Food network

“It’s about as easy as it gets”


  • Ina Garten “has finally gotten smart” after years of doing beach clambakes for her store Barefoot Contessa.
  • She prefers to make cooking clambakes for an easier all-around experience.
  • The cookbook author learned other tricks while running his Barefoot Contessa store.

Ina Garden | 2021 Daytime Emmy Awards via Getty Images

Ina Garten’s clambakes don’t happen at the beach. In true Barefoot Contessa style, much like removing the corn on the cob or cutting the cauliflower, she found an easier way to do things. Instead of cooking at the beach, she prefers cooking clambakes.

Ina Garten ‘got smart’ after years of beach clambakes

Sharing her kitchen clambake recipe in the 1999s The Barefoot Contessa CookbookGarten explained why she prefers not to do them at the beach.

“For years at Barefoot Contessa, we’ve been doing this beach clambake,” she began. “Not only did we have to dig a pit to cook, but we had to deal with all that wind and sand and darkness.”

Garten went on to say that she “finally got smart and decided to clambake in the kitchen.” Not only is it “made in a huge pot,” she explained, but there’s “no sand.”

Garten, who has another Barefoot Contessa cookbook on the way, explained why she loves cooking clambakes on her Food Network show. It’s an entire meal in one pot, she doesn’t have to haul it all to and from the beach, and of course there’s no sand in the food.

Ina Garten’s kitchen clambake is ready in 1 hour

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Garten’s kitchen clambake makes classic summer barbecue so much a “Is it easy?” time as possible. She doesn’t have to haul pots, pans, and all the ingredients to the beach to end up with sand in the food.

Instead, she sautéed the kielbasa with onions and leeks in a pot (she suggests 16-20 liters) before adding the rest of the ingredients. “That’s about as simple as it gets, isn’t it?” she said, loading everything into the pot.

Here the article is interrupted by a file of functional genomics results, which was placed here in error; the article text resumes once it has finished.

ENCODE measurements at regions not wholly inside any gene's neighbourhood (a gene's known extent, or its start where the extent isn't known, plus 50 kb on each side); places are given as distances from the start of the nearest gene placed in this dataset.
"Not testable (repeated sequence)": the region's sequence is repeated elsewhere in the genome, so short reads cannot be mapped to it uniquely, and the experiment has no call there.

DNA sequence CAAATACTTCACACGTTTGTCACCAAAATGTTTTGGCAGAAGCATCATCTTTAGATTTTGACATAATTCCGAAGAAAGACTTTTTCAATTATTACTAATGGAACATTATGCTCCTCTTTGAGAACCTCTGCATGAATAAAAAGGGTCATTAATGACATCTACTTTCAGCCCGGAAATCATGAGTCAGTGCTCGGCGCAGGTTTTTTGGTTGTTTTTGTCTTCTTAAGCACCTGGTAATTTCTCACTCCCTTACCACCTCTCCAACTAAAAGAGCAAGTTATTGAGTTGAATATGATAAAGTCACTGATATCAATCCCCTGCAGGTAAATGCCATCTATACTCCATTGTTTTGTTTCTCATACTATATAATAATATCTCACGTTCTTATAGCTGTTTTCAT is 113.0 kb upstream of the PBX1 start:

According Food Network, she advises putting the potatoes in first with a little salt and pepper. Then the kielbasa, the neck clams, the steamed clams, the mussels, the prawns and the lobster, before accompanying it with white wine.

Garten leaves it on the stove, covered, to cook for 15 minutes over medium-high heat. She lowers it to low for another 15 minutes when steam comes out of the top. At this point, the cooking of Garten’s kitchen is complete.

All he has to do is check that the potatoes are tender, the lobsters are cooked and the clams and mussels are open. From there, she cuts the lobster and transfers the rest of the seafood to a bowl with potatoes and sausage. Next, Garten seasons the remaining broth in the pot to taste. Finally, she pours ladles of broth on top before serving.

Overall, Garten’s Kitchen Clambake takes about 60 minutes to make from start to finish. Half of the time is devoted to preparation and the other half to cooking.

Garten learned other tips and tricks while running Barefoot Contessa

The Barefoot Contessa no longer has her grocery store in the Hamptons. However, the lessons she learned from running Barefoot Contessa for decades are clear in her entertaining recipes and tips.

Not only did she learn that it’s better to bake cakes at home than on the beach, but she also learned the importance of preparing simple meals.

“If we spent all day making roast leg of lamb with rosemary, we wouldn’t have anything to sell! So I taught myself to use good, fresh ingredients and prepare them as simply as possible by cooking only to enhance their intrinsic flavors,” she once wrote in a Martha Stewart column.

In addition, she learned the value of meals prepared in advance. Garten even wrote an entire cookbook devoted to foods that can be made ahead.

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